the democratic electorate

The current conventional wisdom, expressed for example in this NYT Upshot piece, as well as by Bret Stephens on MSNBC yesterday (June 5) is that the vocal “left” of the Democratic party has lost touch with the authentic base of the party, and therefore risks re-electing Trump by veering too far left.

I believe this analysis suffers from a theoretical mistake that enables its pundit providers to ignore certain empirical evidence while trumpeting other such evidence. Here’s why.

In general, the evidence for these claims comes from public opinion polling that asks people relatively general questions about their political identity (as in the Hidden Tribes project) or about their stances on particular questions (impeachment, Medicare for All, free college, etc.). When the polling results show a less “woke” electorate, or one apparently less attracted to state intervention in health care, inequality, etc., the conclusion is that the coastal (or Twitter) elites are endangering Democratic fortunes by dragging the party too far to the left of the “real” electorate.

The results from even these polls are more mixed than the naysayers suggest — single-payer health care, for example, polls well, depending on how and when the question is asked. But the bigger problem with the cautionary tale is how it understands the political subject and the public opinion poll that represents her.

At least since Zaller, public opinion scholars have at least paid lip service to rejecting the “file drawer” model of public opinion: the idea that most people are walking around with pre-formed ideas on every conceivable issue, and that the task of answering a poll is essentially the same as reaching into a file drawer and pulling out the answer to the question the pollster asked. That’s not actually how public opinion works; although academics and pundits may walk around with such ideas in their heads–and organize the world in terms of what they see as coherent political worldviews–most people do not. (I say “lip service” because many actual practitioners continue to treat polling data as if if it worked that way, even though they ought to know better.)

In fact, many respondents don’t demonstrate what’s called opinion constraint, which is the requirement that opinions on different questions be compatible with one another. A person might, for example, oppose higher deficits, oppose tax raises, and support higher government spending. And a person might change opinions on a given question over a relatively short period of time, particularly if the political environment changes. Indeed, in the article cited above, Sullivan et al. show that constraint increased in the context of the politically charged 1964 election campaign: a sign that the structure of public opinion is malleable and contextual.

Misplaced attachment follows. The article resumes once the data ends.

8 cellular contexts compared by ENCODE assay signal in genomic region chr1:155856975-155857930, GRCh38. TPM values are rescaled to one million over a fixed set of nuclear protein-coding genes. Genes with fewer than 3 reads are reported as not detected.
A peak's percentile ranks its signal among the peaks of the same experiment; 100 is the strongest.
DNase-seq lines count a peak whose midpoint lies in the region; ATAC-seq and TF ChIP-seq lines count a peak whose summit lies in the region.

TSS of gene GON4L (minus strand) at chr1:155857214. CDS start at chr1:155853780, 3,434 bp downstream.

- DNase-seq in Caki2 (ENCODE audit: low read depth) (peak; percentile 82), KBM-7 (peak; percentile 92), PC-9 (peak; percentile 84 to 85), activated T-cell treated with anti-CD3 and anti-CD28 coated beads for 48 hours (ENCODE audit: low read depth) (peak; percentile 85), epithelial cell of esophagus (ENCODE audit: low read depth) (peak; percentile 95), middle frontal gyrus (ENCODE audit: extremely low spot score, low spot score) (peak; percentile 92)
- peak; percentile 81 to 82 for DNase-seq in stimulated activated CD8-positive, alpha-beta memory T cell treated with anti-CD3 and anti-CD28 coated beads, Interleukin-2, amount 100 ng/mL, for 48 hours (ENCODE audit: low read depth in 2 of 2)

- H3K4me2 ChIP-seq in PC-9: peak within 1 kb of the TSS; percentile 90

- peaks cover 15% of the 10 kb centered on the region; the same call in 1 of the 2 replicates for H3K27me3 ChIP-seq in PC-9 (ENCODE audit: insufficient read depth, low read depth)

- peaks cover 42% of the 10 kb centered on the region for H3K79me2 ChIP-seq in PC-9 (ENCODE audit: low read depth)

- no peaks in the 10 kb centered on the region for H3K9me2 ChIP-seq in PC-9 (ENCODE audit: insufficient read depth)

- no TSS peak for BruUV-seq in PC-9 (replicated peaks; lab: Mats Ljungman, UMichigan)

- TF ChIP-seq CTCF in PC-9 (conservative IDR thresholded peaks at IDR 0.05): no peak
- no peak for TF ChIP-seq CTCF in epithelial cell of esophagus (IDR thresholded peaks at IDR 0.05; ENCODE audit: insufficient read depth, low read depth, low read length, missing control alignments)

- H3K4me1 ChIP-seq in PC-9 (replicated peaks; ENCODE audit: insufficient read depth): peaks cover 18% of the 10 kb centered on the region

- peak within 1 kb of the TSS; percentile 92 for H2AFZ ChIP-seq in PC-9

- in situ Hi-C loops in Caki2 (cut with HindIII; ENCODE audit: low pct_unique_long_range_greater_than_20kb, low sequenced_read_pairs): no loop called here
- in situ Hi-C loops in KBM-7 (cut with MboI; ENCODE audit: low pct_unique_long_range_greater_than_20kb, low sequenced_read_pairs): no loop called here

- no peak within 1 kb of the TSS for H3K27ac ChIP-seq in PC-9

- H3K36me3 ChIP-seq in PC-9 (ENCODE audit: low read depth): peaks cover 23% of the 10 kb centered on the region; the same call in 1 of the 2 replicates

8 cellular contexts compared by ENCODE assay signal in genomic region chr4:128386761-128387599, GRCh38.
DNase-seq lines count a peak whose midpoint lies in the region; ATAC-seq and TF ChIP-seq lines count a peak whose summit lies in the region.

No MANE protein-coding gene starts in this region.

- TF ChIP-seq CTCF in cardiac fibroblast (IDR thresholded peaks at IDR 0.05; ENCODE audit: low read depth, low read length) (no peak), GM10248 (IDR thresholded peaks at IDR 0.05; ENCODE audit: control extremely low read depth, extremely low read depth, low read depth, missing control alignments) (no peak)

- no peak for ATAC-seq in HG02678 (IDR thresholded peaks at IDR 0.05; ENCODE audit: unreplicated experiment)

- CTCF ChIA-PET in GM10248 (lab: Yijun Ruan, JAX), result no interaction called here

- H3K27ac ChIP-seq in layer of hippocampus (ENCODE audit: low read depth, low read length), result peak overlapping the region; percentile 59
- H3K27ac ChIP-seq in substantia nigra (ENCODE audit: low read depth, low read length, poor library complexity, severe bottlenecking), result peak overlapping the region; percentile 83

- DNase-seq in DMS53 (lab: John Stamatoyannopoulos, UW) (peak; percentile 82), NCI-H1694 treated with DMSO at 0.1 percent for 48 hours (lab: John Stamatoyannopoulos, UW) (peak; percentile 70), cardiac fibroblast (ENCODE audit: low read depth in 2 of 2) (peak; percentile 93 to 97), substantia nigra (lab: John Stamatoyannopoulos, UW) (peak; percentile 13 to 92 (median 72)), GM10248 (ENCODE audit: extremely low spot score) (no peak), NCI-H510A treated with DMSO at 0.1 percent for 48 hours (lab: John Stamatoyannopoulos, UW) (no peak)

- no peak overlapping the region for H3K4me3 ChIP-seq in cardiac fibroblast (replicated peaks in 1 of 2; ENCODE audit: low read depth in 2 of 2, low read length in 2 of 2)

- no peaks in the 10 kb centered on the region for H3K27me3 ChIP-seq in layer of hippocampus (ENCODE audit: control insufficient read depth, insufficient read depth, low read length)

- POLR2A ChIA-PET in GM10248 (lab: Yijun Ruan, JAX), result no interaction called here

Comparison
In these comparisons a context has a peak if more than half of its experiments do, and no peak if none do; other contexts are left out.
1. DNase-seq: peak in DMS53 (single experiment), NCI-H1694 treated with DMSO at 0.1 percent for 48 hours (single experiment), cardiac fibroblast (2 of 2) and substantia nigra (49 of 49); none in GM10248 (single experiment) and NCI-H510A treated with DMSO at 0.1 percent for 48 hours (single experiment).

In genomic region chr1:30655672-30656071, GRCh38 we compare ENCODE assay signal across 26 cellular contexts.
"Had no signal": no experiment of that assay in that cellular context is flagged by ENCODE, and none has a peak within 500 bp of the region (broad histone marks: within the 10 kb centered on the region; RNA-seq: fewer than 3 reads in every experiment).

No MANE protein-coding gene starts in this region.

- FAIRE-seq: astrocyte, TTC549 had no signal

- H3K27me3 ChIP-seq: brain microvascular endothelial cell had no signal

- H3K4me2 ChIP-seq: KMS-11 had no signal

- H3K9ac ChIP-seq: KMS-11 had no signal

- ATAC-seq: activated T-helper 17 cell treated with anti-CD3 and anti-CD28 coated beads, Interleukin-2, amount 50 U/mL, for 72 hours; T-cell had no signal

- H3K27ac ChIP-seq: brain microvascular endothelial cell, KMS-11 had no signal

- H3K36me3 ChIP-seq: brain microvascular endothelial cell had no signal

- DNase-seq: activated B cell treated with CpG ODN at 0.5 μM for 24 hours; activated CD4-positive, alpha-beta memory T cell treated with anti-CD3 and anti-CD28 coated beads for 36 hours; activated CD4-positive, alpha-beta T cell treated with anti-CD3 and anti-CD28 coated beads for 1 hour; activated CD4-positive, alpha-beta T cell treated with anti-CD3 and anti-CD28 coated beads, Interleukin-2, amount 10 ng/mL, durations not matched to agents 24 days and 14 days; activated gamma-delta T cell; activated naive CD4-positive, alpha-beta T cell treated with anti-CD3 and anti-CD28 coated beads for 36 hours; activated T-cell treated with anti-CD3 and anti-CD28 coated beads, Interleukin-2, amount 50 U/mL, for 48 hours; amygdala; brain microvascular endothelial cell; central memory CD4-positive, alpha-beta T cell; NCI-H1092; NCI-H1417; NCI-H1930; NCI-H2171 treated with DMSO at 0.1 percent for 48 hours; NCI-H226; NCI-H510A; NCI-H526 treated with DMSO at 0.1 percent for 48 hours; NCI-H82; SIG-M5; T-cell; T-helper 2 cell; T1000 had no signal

In my view, the strongest theoretical understanding of public opinion is that poll responses (like other forms of action) are low-stakes, context-dependent, identity-reinforcing, responses to partially-contolled stimuli. In the aggregate, they measure some combination of durable and contingent responses in a population, and that combination is certainly of substantive interest. But it cannot be assumed to be mostly durable, mostly portable (i.e., applicable to unasked questions that seem to the analyst to be similar), or mostly deeply authentic.

There is ample evidence for this position: evidence the caution-preachers ignore. The Obama-Trump voters constitute one important piece of evidence; there is no pundit-approved political philosophy that, remaining constant, would result in a vote for Obama in 2012 and for Trump in 2016. Conservatives’ newfound love for border walls–not to mention liberals’ for free trade–is evidence for opinion structure responding, sometimes dramatically, to changes in the political environment. I think the pundits ignore this evidence because they continue to assume a file-drawer version of the political subject, even though the theory and evidence tends toward rejecting that image.

The early opinion-constraint literature considered constraint a sign of a smart, capable electorate; the alternative was a sort of chaos of opinions, disorganized and therefore not worth considering. I don’t think that’s right either. Rather, it’s reasonable to understand aggregated private opinion (polls, that is) as organized and coherent for a particular time, place, and population relative to a particular stimulus. Thus the polls are at least as much about the environment and the stimulus as they are about the durable dispositions of the respondents. The principle is illustrated in the memorable “Green Beans” episode of West Wing. CJ: “Everyone’s stupid in a campaign year, Charlie.” Charlie: “No, everybody gets treated stupid in a campaign year, CJ.”

What this means for the 2020 candidates is that they should pay attention to the politics they can make, not just the opinions that predate them. Voters are not (all) stupid or chaotic. But they’re also not packages of opinions waiting to be represented as a whole. Campaigns are prime learning opportunities for voters. The best — and, I hope, the winning — candidate will be the one that raises the voters’ best hopes and ambitions, not the one that just follows their existing views.

Author: andrewperrin

University of North Carolina, Chapel Hill

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